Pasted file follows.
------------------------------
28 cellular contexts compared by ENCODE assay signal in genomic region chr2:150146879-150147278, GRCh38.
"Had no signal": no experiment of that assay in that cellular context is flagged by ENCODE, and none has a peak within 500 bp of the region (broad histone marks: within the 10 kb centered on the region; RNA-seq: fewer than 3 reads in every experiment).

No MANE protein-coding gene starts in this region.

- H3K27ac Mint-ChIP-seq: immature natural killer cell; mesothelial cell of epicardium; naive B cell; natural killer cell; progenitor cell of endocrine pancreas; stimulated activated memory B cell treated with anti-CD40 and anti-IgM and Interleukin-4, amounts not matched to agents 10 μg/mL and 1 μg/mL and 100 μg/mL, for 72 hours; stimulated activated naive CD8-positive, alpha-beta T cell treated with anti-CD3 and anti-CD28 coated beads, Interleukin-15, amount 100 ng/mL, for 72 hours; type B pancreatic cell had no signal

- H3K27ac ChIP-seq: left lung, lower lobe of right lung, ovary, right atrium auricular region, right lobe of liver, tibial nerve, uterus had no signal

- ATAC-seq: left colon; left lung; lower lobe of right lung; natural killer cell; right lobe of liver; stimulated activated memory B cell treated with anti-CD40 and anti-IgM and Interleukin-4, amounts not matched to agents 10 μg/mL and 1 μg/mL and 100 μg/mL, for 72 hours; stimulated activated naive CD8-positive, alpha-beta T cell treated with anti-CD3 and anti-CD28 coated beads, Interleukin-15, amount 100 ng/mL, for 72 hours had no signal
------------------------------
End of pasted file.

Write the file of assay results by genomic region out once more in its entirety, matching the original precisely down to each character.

28 cellular contexts compared by ENCODE assay signal in genomic region chr2:150146879-150147278, GRCh38.
"Had no signal": no experiment of that assay in that cellular context is flagged by ENCODE, and none has a peak within 500 bp of the region (broad histone marks: within the 10 kb centered on the region; RNA-seq: fewer than 3 reads in every experiment).

No MANE protein-coding gene starts in this region.

- H3K27ac Mint-ChIP-seq: immature natural killer cell; mesothelial cell of epicardium; naive B cell; natural killer cell; progenitor cell of endocrine pancreas; stimulated activated memory B cell treated with anti-CD40 and anti-IgM and Interleukin-4, amounts not matched to agents 10 μg/mL and 1 μg/mL and 100 μg/mL, for 72 hours; stimulated activated naive CD8-positive, alpha-beta T cell treated with anti-CD3 and anti-CD28 coated beads, Interleukin-15, amount 100 ng/mL, for 72 hours; type B pancreatic cell had no signal

- H3K27ac ChIP-seq: left lung, lower lobe of right lung, ovary, right atrium auricular region, right lobe of liver, tibial nerve, uterus had no signal

- ATAC-seq: left colon; left lung; lower lobe of right lung; natural killer cell; right lobe of liver; stimulated activated memory B cell treated with anti-CD40 and anti-IgM and Interleukin-4, amounts not matched to agents 10 μg/mL and 1 μg/mL and 100 μg/mL, for 72 hours; stimulated activated naive CD8-positive, alpha-beta T cell treated with anti-CD3 and anti-CD28 coated beads, Interleukin-15, amount 100 ng/mL, for 72 hours had no signal